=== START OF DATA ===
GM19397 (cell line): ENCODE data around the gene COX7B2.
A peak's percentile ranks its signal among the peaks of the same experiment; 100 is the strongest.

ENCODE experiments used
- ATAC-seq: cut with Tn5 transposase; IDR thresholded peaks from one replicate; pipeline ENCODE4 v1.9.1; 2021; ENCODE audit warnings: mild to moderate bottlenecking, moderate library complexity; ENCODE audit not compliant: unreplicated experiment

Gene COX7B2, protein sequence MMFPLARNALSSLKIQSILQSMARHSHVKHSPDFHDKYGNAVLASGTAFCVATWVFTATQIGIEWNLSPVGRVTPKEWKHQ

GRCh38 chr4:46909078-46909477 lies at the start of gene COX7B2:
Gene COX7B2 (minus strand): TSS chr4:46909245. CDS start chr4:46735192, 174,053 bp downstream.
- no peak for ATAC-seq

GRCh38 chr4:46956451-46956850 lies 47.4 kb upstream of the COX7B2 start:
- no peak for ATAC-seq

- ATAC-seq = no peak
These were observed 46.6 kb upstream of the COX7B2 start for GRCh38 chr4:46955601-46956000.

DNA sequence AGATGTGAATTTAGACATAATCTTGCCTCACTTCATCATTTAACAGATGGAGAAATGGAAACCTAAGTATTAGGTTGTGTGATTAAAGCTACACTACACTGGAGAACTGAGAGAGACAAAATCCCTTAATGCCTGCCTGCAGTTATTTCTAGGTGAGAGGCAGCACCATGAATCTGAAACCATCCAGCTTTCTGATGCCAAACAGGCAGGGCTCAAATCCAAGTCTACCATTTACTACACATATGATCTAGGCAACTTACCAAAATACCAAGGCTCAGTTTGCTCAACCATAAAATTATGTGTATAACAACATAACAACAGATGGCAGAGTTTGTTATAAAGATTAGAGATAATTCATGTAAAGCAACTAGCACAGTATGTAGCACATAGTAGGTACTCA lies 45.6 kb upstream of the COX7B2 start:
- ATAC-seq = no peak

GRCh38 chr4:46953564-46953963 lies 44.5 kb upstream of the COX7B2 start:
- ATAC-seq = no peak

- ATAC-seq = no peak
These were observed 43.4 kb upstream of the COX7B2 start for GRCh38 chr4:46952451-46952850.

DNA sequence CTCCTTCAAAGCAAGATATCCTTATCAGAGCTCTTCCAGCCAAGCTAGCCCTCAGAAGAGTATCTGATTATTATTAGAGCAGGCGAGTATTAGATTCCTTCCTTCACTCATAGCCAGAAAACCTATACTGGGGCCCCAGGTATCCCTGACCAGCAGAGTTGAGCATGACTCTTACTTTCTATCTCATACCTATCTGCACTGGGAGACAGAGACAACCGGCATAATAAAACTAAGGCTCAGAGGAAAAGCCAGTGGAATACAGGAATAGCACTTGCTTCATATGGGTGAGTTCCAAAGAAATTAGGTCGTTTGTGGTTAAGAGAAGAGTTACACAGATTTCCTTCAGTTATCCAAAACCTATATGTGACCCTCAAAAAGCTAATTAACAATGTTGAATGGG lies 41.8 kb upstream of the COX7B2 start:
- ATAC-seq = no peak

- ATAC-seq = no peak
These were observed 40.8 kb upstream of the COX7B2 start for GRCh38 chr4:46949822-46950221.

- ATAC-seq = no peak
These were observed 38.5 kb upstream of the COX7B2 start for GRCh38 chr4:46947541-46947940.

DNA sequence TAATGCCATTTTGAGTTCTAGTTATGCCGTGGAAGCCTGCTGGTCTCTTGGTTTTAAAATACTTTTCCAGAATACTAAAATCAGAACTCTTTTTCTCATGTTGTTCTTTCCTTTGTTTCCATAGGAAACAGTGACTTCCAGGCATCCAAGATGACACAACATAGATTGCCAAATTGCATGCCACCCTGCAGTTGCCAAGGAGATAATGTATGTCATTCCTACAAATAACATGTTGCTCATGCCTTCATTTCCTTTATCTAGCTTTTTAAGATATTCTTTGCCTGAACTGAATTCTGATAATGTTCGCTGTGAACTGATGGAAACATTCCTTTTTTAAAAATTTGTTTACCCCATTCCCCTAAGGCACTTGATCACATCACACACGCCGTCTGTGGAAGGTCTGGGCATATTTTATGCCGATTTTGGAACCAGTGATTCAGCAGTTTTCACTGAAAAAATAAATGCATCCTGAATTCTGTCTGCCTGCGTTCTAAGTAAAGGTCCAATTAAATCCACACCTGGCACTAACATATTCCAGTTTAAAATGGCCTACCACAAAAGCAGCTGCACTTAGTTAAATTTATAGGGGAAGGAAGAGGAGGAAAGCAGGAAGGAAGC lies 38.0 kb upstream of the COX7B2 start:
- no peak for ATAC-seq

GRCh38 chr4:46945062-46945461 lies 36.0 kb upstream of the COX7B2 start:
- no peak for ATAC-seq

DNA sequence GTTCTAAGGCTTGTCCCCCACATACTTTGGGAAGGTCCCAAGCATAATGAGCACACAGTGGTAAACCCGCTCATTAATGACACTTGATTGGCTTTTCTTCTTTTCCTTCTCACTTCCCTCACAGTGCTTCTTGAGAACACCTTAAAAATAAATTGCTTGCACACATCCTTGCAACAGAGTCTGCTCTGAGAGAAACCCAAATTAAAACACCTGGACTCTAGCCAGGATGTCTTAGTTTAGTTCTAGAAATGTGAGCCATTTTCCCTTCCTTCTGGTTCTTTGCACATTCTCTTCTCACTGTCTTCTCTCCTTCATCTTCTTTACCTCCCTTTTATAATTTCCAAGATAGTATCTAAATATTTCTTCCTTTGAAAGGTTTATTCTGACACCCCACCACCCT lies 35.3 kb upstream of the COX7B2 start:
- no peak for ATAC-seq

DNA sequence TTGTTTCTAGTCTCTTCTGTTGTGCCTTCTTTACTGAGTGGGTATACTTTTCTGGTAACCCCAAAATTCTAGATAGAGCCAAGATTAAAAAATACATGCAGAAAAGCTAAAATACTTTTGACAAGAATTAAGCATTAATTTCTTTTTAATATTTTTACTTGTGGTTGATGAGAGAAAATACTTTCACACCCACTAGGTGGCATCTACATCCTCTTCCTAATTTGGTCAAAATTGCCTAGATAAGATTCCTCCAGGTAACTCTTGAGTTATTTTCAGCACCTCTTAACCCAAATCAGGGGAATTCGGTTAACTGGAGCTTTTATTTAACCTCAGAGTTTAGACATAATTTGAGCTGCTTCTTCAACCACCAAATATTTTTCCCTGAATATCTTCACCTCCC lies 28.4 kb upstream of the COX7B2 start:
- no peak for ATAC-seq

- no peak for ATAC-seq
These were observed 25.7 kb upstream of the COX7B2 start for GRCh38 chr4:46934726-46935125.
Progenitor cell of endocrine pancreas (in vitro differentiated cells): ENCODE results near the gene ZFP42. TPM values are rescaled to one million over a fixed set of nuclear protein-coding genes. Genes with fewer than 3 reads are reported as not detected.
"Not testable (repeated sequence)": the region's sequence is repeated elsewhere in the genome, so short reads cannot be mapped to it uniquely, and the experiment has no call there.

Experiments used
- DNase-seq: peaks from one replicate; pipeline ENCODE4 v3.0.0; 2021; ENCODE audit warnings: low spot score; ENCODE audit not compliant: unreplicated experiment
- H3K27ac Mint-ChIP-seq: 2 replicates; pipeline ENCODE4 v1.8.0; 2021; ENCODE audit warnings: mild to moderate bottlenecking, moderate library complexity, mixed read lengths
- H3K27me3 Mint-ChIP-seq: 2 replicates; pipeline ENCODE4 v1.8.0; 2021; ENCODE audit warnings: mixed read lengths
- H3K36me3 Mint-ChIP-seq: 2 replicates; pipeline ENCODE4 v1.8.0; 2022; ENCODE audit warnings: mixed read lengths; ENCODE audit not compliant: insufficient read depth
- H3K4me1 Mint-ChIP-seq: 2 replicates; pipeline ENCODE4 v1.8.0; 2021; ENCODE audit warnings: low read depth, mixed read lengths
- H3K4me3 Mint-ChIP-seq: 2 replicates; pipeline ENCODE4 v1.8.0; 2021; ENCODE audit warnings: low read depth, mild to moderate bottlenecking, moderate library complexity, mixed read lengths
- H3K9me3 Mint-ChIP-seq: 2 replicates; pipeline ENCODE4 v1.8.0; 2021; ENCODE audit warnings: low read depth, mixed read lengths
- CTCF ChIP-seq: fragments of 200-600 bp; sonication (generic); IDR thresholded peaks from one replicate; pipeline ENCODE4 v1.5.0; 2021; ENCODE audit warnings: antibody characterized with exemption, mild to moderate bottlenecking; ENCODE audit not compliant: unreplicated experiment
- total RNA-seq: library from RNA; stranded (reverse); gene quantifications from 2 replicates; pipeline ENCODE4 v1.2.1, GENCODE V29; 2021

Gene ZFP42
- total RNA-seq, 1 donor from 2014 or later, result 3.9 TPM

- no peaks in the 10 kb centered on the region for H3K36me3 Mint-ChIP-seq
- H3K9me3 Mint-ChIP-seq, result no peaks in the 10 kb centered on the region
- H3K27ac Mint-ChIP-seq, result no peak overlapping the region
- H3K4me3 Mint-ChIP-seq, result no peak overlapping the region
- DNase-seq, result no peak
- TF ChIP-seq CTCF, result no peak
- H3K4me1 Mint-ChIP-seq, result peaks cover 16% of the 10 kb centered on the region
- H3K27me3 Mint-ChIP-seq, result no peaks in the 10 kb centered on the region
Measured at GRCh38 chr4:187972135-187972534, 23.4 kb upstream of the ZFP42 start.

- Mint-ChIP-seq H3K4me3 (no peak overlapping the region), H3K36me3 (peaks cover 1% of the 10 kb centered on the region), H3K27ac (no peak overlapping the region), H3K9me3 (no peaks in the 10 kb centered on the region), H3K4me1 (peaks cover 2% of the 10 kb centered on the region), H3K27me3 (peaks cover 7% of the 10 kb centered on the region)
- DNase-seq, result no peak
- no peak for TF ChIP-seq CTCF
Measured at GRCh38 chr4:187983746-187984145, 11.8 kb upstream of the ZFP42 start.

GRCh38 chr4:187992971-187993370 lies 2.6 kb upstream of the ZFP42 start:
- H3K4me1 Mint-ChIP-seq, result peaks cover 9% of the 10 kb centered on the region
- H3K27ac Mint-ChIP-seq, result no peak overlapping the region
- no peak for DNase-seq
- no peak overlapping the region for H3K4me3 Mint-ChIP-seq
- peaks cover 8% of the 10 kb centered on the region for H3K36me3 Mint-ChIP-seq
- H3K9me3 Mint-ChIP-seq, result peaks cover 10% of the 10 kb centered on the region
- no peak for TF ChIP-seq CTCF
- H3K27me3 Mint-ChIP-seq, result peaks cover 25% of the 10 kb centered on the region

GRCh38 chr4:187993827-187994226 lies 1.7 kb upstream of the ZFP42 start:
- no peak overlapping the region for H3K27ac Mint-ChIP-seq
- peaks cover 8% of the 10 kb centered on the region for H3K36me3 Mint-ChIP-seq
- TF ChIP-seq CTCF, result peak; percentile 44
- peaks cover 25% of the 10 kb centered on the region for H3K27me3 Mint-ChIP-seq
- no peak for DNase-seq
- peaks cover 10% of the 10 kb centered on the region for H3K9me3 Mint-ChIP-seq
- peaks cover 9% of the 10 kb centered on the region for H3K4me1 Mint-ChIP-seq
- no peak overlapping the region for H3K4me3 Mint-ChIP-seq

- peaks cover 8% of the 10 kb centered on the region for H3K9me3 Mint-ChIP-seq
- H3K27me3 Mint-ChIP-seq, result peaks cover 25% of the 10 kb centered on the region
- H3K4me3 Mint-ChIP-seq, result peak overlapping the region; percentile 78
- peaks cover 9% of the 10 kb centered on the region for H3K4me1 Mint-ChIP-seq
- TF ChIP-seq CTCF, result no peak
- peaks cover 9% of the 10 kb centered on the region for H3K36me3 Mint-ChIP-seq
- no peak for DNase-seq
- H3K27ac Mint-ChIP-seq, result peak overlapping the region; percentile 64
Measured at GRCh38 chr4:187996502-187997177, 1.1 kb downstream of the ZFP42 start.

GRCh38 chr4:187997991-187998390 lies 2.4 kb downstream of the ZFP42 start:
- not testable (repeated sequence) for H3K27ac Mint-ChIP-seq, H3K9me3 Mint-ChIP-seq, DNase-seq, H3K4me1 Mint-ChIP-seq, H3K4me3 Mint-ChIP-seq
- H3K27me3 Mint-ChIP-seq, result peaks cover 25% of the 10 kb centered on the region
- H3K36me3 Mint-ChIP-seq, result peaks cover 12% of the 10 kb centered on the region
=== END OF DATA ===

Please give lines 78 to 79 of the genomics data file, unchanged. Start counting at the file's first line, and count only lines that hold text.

- peaks cover 9% of the 10 kb centered on the region for H3K4me1 Mint-ChIP-seq
- no peak overlapping the region for H3K4me3 Mint-ChIP-seq